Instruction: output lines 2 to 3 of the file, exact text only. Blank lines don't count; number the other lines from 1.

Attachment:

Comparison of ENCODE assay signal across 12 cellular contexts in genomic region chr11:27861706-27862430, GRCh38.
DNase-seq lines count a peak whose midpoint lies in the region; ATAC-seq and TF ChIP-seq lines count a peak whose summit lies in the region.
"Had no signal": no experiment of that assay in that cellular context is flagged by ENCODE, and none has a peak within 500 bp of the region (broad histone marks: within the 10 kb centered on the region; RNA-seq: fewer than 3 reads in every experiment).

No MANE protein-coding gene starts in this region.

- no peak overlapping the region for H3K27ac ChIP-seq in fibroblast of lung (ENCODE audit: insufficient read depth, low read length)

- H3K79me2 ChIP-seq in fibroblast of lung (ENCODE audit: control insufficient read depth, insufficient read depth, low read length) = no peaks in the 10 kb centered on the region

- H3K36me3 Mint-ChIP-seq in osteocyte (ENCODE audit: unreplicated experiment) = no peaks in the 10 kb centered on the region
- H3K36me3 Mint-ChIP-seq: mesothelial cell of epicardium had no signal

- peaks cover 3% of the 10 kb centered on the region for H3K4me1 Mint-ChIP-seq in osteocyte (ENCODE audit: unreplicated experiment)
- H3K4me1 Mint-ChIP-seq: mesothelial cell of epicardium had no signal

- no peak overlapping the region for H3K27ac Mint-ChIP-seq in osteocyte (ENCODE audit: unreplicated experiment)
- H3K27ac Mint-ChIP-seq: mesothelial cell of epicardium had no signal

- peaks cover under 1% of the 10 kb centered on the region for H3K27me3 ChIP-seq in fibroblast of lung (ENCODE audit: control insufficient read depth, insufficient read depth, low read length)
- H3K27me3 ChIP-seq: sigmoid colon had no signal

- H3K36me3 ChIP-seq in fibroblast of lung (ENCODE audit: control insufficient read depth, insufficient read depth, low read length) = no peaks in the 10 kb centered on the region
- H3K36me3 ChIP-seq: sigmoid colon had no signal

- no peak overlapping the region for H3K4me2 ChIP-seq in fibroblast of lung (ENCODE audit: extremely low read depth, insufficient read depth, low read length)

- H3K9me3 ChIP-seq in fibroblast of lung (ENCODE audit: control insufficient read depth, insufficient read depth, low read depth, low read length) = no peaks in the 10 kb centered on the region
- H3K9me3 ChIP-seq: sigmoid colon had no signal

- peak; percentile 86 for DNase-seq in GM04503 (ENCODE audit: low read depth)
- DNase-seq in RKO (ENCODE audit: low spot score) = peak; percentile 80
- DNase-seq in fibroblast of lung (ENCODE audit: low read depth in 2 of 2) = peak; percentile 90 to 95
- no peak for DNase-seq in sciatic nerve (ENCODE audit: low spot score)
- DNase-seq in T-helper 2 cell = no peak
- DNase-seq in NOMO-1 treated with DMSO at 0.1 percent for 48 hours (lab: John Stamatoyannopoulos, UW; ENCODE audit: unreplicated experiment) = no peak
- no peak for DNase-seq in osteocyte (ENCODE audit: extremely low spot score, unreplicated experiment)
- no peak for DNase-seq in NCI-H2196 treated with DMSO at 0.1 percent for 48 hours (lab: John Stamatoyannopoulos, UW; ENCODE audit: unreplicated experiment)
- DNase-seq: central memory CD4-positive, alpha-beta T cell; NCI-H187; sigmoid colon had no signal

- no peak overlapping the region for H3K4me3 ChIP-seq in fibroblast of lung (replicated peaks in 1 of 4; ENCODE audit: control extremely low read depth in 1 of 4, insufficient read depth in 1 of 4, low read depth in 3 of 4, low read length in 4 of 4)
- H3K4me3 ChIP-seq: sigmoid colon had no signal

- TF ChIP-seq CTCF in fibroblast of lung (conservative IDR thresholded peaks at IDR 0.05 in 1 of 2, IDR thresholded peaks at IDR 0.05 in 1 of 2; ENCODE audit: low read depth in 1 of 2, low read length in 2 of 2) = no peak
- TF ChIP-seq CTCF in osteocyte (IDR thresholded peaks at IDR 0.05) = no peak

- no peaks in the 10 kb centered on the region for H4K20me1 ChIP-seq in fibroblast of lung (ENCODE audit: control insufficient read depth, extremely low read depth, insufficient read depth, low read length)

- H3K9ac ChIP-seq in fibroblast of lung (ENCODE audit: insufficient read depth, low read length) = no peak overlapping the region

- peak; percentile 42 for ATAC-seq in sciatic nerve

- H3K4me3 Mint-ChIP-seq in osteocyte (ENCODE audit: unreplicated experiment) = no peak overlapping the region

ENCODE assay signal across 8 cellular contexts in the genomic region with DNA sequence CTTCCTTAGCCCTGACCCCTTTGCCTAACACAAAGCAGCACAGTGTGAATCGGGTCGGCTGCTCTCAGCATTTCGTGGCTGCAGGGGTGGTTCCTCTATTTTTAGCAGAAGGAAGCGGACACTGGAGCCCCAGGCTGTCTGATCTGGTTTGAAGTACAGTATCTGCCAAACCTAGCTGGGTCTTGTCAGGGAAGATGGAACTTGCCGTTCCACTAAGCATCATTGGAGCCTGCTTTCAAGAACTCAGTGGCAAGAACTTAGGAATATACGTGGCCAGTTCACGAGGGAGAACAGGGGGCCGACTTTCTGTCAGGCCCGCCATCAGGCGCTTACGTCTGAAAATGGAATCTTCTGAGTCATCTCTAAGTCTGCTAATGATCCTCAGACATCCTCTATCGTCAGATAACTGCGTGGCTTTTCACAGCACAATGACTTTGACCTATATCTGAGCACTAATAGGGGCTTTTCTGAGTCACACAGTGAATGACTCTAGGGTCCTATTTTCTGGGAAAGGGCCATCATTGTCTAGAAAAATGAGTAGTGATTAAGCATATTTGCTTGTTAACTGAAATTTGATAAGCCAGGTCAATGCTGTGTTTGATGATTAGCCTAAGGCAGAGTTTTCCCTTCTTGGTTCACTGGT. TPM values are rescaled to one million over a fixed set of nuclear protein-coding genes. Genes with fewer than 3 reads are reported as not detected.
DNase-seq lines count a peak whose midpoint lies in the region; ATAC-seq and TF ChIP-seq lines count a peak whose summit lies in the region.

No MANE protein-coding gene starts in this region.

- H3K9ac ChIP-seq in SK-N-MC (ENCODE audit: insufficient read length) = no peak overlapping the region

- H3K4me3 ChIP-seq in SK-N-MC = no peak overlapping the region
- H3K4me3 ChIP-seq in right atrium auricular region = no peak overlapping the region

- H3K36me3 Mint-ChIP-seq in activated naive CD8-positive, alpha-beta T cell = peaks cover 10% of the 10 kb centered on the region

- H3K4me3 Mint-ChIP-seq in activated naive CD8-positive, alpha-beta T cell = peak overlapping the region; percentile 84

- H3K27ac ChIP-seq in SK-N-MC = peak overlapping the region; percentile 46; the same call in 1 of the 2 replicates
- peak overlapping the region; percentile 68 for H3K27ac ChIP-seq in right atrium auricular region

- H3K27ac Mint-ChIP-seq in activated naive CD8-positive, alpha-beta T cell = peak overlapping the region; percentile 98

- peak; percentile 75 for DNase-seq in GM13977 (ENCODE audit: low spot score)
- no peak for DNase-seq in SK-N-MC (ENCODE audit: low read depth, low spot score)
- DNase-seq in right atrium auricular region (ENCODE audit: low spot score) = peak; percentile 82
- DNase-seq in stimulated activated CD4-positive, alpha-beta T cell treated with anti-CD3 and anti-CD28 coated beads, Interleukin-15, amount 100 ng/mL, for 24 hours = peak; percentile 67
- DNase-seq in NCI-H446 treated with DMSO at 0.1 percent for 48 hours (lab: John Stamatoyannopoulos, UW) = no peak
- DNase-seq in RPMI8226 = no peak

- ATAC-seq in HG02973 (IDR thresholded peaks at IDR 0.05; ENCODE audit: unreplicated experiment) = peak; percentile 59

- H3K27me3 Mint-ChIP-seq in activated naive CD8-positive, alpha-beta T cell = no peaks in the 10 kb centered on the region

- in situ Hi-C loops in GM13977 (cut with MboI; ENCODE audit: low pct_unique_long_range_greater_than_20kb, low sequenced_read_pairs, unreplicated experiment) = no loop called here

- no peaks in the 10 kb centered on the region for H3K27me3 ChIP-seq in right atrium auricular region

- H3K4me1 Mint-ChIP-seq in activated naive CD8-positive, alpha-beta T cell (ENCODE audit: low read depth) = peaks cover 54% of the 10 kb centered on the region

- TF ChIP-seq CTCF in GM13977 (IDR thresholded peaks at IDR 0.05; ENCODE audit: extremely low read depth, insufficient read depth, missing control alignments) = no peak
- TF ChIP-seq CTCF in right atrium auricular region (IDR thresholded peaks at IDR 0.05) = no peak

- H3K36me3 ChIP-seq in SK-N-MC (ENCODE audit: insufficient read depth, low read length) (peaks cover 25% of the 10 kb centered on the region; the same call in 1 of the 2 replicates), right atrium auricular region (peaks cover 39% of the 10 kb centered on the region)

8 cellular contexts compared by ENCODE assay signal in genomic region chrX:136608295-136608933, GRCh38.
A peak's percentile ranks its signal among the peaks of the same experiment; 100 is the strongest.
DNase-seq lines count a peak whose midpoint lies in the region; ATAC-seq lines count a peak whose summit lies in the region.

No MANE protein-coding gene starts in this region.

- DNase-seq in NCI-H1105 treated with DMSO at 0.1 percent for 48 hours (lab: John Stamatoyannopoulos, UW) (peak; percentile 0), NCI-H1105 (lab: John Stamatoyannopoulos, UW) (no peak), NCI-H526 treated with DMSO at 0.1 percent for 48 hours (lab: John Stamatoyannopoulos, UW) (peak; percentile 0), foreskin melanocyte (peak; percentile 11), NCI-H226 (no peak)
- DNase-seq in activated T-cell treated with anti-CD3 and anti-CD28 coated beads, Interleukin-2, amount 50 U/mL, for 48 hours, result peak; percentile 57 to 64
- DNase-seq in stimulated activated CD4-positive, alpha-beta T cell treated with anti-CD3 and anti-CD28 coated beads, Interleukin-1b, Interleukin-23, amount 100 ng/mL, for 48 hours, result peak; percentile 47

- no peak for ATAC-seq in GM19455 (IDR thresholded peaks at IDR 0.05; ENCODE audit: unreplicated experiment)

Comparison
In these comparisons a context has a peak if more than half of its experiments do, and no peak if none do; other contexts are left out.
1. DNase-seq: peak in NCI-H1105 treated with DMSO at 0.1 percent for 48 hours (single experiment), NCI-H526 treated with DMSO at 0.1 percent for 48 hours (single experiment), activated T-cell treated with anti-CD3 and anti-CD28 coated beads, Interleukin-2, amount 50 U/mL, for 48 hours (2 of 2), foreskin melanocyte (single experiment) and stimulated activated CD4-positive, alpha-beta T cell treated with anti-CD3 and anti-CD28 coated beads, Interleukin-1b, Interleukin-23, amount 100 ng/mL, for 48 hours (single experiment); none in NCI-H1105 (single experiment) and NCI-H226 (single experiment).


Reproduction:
DNase-seq lines count a peak whose midpoint lies in the region; ATAC-seq and TF ChIP-seq lines count a peak whose summit lies in the region.
"Had no signal": no experiment of that assay in that cellular context is flagged by ENCODE, and none has a peak within 500 bp of the region (broad histone marks: within the 10 kb centered on the region; RNA-seq: fewer than 3 reads in every experiment).